As the scheduled start of the NBA season nears and an end to the lockout looks further away than anyone had hoped, more notable free agents are forgetting about the prospect of a new contract and pursuing contracts overseas. Foreign leagues may not be up to the quality of the NBA, but the fan bases adore basketball and their teams usually pay their checks on time. Plus, in the event that they can't afford to pay all contracts, they won't stiff the star. Sorry, end-of-bench proletarian from the local village.
Add erstwhile Nuggets sixth man J.R. Smith to the list of departing Americans. As reported by Yahoo!'s own Adrian Wojnarowski, Smith has signed for one season with Zhejiang in the China Basketball Association, joining Nuggets teammate and fellow free agent Wilson Chandler as the two highest-paid players in the league. Chinese teams have barred players under NBA contract, as well, so Smith is going to be there even if the NBA comes back.
Many will miss him -- others will celebrate his exit. Look at Smith's stats and you see a perfectly nice player: a quality shooter who's perhaps too profligate, but a valuable piece nonetheless. Anyone who's watched him, though, knows the truth. Smith is as naturally talented as any shooting guard in the league, but his streakiness and bouts of indifference make him a frustrating player. When Smith is on, he can hit 10 3-pointers in a single game or come up with the best dunk of the year. When he's off, he can anger his coach or confuse an air-ball with a swish. Oh, and sometimes he even runs afoul of the law and goes to jail. For every success, there's at least one mistake that makes you wonder if he subsists off nitrogen instead of oxygen.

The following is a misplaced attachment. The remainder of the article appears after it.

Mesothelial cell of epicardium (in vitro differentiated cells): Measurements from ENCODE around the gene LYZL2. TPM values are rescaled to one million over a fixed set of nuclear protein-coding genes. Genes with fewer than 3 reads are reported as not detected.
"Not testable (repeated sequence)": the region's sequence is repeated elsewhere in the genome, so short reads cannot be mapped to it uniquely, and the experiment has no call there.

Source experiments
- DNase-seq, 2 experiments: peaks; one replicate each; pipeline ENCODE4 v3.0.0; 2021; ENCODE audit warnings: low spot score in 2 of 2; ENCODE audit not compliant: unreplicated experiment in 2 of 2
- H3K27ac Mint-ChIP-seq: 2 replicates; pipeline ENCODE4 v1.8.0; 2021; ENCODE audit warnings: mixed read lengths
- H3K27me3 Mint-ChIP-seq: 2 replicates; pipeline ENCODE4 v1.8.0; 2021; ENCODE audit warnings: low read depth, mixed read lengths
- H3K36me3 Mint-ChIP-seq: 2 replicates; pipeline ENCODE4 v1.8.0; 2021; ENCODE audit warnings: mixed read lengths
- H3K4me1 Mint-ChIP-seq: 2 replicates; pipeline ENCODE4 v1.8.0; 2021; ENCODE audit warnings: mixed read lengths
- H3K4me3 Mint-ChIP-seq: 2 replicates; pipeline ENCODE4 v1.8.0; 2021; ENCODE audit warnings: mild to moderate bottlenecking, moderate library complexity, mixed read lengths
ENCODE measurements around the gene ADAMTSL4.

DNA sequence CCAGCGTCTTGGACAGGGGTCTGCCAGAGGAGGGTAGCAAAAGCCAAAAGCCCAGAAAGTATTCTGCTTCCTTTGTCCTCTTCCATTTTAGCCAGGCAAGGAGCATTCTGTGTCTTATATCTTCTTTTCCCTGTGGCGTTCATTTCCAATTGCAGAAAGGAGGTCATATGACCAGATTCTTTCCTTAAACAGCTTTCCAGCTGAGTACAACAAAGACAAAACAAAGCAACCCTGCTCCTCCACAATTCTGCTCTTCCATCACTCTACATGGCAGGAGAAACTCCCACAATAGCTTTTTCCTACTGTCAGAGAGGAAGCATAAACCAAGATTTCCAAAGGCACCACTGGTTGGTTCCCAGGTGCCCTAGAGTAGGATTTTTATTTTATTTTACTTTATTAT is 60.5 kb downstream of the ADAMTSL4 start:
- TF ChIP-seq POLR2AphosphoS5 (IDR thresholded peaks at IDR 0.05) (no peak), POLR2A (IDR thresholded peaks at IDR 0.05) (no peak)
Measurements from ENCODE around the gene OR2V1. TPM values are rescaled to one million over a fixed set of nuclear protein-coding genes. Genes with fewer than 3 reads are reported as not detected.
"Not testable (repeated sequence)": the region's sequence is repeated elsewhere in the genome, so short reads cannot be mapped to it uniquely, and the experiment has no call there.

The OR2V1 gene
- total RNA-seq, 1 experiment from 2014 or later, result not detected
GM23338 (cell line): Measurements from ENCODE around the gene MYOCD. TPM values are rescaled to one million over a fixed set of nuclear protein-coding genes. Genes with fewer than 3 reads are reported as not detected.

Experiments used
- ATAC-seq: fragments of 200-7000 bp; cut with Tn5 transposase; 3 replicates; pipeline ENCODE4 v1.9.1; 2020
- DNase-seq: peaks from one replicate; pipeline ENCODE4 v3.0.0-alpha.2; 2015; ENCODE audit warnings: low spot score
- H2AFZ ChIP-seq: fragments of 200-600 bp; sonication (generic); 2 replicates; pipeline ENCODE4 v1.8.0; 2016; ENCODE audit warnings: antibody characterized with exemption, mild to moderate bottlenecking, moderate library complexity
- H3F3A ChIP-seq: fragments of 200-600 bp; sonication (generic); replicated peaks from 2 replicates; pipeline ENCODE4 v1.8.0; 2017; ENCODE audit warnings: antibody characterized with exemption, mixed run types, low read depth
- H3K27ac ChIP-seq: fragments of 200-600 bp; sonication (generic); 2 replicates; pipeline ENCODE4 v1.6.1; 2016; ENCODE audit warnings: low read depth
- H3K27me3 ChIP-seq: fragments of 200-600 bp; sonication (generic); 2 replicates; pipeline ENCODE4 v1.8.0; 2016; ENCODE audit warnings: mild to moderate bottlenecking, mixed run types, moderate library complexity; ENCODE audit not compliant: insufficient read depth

It's tempting to say that Smith would be a better player if he could just get himself together, but he's also weird enough that thinking of a J.R. Smith who's not an eternal enigma is impossible. For all we know, his success is tied up in his off-kilter ways. On top of that, it's not as if J.R. doesn't already do normal-person things: He's an avid golfer and claims "Everybody Loves Raymond" and "The Kings of Queens" as two of his favorite TV shows.
Smith is a bizarre character and I cannot entirely blame Nuggets fans if they cheer his decision to play in China. However, he is one of the most consistently fascinating players in the league, a guy with star talent who plays with all the predictability of a 20-sided die. The NBA -- or heck, even thinking about the NBA -- will be less interesting with him in a foreign country. If fandom is about something more than whether your team wins or loses, then Smith is an important part of the basketball experience. To consider his exit on the same level as that of any other sixth man is to pretend that Smith is the sum of his stats. As he's proven many times since his rookie season, he's way more than that. For a certain kind of NBA fan, he's a huge part of what makes this league worth following.
So come back soon, J.R. It's cool to imagine you launching golf balls over the Great Wall and wrestling pandas for kicks, but you belong in the NBA.